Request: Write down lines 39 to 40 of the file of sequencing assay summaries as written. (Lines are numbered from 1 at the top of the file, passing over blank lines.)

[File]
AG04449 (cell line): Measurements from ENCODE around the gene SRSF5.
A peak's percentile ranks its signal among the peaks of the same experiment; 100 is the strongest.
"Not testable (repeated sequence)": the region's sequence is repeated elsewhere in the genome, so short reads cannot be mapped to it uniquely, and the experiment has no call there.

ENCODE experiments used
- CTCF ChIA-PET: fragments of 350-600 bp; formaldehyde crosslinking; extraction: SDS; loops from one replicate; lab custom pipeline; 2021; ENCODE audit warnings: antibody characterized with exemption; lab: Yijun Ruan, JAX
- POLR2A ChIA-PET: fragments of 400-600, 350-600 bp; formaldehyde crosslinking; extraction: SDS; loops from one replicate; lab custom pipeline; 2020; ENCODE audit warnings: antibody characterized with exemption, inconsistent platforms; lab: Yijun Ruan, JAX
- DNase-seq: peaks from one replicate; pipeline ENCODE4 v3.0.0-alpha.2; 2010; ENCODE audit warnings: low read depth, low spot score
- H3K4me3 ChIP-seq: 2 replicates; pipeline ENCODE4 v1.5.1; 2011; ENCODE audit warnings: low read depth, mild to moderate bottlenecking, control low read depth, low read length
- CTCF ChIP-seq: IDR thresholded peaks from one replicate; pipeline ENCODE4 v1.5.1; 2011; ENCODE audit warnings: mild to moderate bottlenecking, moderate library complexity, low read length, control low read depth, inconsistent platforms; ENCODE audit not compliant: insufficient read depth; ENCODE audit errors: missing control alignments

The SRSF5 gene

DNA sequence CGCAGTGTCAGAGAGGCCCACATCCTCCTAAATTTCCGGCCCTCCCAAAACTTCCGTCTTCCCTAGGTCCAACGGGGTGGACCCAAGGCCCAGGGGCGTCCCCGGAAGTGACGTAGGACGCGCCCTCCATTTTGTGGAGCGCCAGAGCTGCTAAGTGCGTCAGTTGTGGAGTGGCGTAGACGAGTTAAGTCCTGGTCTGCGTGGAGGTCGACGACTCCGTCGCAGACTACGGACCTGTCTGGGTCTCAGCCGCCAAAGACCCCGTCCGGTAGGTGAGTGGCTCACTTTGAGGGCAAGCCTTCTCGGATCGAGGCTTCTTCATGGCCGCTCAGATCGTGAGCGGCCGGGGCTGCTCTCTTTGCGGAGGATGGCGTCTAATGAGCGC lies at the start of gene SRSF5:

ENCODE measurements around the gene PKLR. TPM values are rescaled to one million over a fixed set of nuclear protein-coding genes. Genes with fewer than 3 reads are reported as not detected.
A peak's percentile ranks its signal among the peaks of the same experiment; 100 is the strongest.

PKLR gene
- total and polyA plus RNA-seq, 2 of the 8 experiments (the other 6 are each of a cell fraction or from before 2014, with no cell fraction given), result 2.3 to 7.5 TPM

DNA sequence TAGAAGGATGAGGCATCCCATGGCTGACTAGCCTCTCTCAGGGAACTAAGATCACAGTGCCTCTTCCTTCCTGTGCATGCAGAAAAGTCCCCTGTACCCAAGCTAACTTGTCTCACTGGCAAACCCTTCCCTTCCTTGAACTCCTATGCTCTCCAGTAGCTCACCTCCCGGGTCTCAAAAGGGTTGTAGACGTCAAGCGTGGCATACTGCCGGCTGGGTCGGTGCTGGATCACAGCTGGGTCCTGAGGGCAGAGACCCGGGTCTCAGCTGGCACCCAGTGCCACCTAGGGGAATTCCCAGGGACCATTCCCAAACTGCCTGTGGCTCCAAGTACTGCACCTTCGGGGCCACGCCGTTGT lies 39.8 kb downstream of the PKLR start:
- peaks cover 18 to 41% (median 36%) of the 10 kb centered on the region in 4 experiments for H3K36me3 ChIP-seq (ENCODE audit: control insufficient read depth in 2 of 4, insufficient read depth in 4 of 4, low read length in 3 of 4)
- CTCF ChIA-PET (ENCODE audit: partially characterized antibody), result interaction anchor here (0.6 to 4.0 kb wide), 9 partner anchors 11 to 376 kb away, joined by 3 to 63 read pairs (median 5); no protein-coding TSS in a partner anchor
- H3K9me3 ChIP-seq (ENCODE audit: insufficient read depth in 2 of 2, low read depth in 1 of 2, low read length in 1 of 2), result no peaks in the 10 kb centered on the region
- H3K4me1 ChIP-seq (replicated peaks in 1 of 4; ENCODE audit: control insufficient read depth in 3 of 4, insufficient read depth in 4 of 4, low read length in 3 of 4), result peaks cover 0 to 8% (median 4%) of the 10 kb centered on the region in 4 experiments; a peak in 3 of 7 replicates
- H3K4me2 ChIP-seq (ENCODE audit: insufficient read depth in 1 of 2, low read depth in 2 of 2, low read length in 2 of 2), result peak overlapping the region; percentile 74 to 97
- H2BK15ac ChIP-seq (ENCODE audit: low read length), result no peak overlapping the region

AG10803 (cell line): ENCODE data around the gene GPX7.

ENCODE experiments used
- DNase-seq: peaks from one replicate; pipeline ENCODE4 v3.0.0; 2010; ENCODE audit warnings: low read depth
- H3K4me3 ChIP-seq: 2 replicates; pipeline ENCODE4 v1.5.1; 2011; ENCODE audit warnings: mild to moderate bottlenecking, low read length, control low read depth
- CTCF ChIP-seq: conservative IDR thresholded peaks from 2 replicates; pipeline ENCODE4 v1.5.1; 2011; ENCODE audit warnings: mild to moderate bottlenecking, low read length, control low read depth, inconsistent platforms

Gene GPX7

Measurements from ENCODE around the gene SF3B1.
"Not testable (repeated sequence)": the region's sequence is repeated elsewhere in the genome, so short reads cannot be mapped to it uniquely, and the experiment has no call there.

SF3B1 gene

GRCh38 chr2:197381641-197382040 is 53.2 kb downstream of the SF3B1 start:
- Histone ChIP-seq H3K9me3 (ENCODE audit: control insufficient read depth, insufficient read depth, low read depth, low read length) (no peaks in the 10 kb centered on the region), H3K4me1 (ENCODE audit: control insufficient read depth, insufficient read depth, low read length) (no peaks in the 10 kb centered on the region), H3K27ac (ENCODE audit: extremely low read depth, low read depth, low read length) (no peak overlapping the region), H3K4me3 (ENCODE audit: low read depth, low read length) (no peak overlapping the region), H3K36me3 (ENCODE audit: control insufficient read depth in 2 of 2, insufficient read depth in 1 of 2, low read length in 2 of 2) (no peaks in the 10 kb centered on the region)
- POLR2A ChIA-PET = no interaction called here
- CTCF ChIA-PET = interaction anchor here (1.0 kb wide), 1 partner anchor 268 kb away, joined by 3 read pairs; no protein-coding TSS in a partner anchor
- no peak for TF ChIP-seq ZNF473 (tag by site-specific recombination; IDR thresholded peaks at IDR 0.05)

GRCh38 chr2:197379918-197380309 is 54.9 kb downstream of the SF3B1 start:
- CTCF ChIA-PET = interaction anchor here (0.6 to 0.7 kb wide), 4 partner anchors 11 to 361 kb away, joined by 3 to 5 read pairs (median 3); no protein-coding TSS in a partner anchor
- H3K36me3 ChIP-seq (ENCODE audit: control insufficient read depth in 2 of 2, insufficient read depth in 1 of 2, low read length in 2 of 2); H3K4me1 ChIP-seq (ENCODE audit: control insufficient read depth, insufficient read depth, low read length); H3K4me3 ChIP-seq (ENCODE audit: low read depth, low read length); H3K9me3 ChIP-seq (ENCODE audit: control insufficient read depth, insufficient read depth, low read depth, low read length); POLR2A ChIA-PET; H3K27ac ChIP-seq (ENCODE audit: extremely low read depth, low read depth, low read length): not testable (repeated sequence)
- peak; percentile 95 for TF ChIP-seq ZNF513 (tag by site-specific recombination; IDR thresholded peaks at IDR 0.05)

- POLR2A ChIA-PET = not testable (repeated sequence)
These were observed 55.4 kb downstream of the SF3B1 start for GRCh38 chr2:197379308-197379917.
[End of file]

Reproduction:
- H3K36me3 ChIP-seq (ENCODE audit: control insufficient read depth in 2 of 2, insufficient read depth in 1 of 2, low read length in 2 of 2); H3K4me1 ChIP-seq (ENCODE audit: control insufficient read depth, insufficient read depth, low read length); H3K4me3 ChIP-seq (ENCODE audit: low read depth, low read length); H3K9me3 ChIP-seq (ENCODE audit: control insufficient read depth, insufficient read depth, low read depth, low read length); POLR2A ChIA-PET; H3K27ac ChIP-seq (ENCODE audit: extremely low read depth, low read depth, low read length): not testable (repeated sequence)
- peak; percentile 95 for TF ChIP-seq ZNF513 (tag by site-specific recombination; IDR thresholded peaks at IDR 0.05)